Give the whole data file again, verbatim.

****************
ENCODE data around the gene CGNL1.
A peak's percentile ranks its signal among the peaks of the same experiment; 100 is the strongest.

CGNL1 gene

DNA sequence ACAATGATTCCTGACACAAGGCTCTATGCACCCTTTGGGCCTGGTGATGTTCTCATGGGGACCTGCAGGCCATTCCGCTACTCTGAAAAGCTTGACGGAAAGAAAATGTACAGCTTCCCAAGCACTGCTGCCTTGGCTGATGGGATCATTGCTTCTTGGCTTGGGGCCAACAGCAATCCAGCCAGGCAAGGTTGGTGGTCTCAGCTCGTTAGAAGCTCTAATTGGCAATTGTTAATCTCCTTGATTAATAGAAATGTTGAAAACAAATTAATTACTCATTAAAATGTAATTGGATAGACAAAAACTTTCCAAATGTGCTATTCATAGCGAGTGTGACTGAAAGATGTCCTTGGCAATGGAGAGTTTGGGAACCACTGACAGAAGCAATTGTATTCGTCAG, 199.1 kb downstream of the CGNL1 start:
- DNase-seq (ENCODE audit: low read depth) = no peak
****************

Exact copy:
ENCODE data around the gene CGNL1.
A peak's percentile ranks its signal among the peaks of the same experiment; 100 is the strongest.

CGNL1 gene

DNA sequence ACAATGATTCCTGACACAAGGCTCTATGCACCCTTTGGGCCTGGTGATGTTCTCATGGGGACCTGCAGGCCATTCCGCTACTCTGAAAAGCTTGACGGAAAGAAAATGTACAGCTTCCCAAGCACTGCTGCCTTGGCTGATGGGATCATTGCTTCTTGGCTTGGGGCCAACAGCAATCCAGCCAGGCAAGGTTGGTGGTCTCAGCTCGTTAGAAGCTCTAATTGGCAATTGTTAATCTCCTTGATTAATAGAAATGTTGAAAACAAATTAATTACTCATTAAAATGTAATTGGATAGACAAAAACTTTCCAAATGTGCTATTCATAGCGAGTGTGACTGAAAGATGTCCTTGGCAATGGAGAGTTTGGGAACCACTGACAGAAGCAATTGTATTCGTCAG, 199.1 kb downstream of the CGNL1 start:
- DNase-seq (ENCODE audit: low read depth) = no peak